The opportunities and the threats that arise from the rapid technological adoption by the corporates have been much debated. The positives are often pitted against the job displacing negative effects to assess the overall impact of such technological shifts in everyday work. Although in a country like India such an adoption rate either remains low or mostly localized to specific sectors, its impact has been visible over the last few years. In sectors such as IT, major Indian players had to let go of portions of their staff as a direct result of adopting newer technologies that have now made many portfolios obsolete. In addition to this, many thousands in the sector are faced with the need to reskill or suffer a similar fate. Such factors are now also beginning to impact other tech faring sectors like Banking and E-commerce.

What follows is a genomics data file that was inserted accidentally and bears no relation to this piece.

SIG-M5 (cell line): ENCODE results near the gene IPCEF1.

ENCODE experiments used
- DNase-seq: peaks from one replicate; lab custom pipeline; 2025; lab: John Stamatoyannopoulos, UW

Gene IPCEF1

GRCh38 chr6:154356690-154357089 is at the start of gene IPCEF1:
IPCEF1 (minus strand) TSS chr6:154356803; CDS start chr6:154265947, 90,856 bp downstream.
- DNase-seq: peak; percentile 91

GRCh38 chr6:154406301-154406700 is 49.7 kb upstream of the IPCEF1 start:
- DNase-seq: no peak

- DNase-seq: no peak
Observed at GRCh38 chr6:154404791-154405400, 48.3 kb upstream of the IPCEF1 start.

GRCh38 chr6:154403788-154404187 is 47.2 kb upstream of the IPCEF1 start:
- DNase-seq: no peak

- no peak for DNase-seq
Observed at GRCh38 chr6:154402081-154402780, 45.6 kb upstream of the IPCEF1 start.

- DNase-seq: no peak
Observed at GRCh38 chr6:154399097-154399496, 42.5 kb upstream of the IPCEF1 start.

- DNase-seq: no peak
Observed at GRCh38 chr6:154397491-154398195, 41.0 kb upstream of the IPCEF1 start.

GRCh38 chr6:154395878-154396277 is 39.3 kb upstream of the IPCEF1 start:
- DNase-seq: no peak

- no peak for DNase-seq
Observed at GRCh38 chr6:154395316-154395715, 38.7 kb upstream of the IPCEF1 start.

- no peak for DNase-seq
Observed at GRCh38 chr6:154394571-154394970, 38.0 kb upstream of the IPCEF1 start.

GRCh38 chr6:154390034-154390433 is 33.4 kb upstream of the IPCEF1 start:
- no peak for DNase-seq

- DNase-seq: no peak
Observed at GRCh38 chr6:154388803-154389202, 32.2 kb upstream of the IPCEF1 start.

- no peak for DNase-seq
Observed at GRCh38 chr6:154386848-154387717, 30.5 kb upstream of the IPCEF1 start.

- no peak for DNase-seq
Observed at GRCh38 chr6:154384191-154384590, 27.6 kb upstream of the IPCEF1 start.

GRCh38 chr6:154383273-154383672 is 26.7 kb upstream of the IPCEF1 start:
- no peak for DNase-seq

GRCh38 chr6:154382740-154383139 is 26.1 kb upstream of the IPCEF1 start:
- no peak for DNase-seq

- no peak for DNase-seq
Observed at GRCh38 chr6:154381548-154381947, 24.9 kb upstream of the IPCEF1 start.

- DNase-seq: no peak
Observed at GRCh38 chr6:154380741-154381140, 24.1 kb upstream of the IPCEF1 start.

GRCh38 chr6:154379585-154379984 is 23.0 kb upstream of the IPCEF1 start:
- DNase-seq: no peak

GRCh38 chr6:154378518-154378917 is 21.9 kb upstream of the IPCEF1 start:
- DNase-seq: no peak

As businesses delve further into the realm of automation, AI, the use of digital platforms and some of the key factors reshaping modern workplaces and skill requirements, one would expect certain ‘risk averting’ behavior by business heads when it comes to hiring. Given how rapidly skill preferences are evolving, a general sluggish approach towards hiring can be expected. But according to recent reports on projected job growth, that doesn’t seem to be the case.